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OT Tips and Suggestions


Fine Motor, Visual Motor, and Perceptual Skills


Cutting Tips

  • Bold the outline of what needs to be cut with a highlighter or a marker.
  • There is a sequence to teaching cutting skills.  We start with cutting plastic straws and progress to cardboard and card stock and eventually to cutting paper.
  • We start out with snipping the paper (making fringe around the edge of paper and progress to cutting across the paper and then progress to cutting lines and straight edge shapes (squares) before circular lines and zig zag shapes.   
  • Hold scissors and paper with “thumbs on top.” You can place a sticker on your child’s thumb nail as a reminder.
  • Always remind the student to “turn the paper”
  • As said before- Begin first with cutting straight lines, then basic shapes, then complex shapes.
  • Use hand-over-hand assistance as needed.

Gluing Tips

  • When gluing, put the glue on the object being glued and NOT the paper.
  • Make a mark/draw a line as a visual of where the glue should go.
  • Try glue sticks for children with decreased strength.
  • Squeezing out the glue is helpful for students who need to increase hand strength

Pencil Grasp Tips

  • Use broken crayons and short pencils to encourage an efficient grasp.  We use golf pencils with most preK and Kgn. students.
  • Have your child hold a small coin or cotton ball with their pinky and ring fingers leaving only their pointer (index finger) , middle finger and thumb available to hold the pencil.
  • Work on tripod grasp activities that encourage use of 3 fingers (thumb, index, and middle finger) such as squeezing tiny sponges (3 fingers only), clothespins, pinching clay/putty, using an eyedropper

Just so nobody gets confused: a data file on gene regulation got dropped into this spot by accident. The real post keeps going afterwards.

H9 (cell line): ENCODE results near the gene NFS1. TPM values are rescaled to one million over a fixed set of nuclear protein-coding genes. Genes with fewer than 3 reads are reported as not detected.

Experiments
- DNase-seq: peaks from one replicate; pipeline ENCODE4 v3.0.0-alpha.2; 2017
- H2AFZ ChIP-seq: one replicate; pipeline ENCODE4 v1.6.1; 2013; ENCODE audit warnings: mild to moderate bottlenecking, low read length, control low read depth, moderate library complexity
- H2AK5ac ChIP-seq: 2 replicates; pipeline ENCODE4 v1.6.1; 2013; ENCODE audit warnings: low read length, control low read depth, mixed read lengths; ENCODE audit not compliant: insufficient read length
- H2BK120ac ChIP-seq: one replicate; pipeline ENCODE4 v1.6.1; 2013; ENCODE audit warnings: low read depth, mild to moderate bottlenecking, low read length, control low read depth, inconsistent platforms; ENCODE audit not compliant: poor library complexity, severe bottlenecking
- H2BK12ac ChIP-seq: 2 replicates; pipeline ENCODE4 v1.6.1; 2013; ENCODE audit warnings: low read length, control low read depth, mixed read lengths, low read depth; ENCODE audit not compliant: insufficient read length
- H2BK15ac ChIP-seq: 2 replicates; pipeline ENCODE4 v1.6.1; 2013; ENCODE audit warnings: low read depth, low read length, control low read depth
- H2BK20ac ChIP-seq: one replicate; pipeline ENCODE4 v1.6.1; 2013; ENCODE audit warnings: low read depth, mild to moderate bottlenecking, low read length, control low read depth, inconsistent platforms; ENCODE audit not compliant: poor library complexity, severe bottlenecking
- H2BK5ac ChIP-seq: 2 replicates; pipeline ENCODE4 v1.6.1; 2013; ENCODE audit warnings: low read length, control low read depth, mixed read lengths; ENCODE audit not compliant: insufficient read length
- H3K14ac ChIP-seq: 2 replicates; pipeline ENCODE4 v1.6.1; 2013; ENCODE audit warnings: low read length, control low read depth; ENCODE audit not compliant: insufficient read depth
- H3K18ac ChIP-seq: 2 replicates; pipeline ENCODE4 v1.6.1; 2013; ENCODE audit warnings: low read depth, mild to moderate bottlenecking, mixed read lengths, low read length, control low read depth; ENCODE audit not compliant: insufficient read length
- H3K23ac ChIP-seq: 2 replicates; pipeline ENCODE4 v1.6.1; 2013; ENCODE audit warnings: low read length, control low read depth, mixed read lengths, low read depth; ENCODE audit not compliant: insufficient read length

Hand Strengthening Activities

  • Anything resistive – where there is push/ pull using the muscles is a way to strengthen the hand and the fingers.
  • Push and Squeeze hands together (against each other- in a  praying position)
  • To developmentally increase strength – Do weight bearing activities - Hand weight bearing activities include wheelbarrow walks; crab walks, push-ups, push the wall or push the table, and crawling. Lay over a ball and walk out with your hands. Lay on the couch and put your hands on the floor to lean on.

          Clay and Playdoh play: roll into balls (mini-meatballs), make a        snake, press with stamps, hide and find pegs or beads, etc. Squeeze     the playdoh balls between fingertips

  • Push and pull toys apart (mega blocks, lego’s, bristle blocks, pop beads
  • Pinch clothespins, paint with eyedroppers, & pick up items with tweezers.
  • Crafts, such as beading, lacing, ripping paper to make a collage, Use a hole punch
  • Use a spray bottle to play in the bath, help with cleaning, water the plants etc.
  • For in-hand manipulation, place coins in a piggy bank or make your own with a coffee can with a slot in the top. Hold several coins in one hand at a time and the bank with the other hand. Place them one at a time from palm to fingertips (This should be done within their one hand. Other hand cannot help)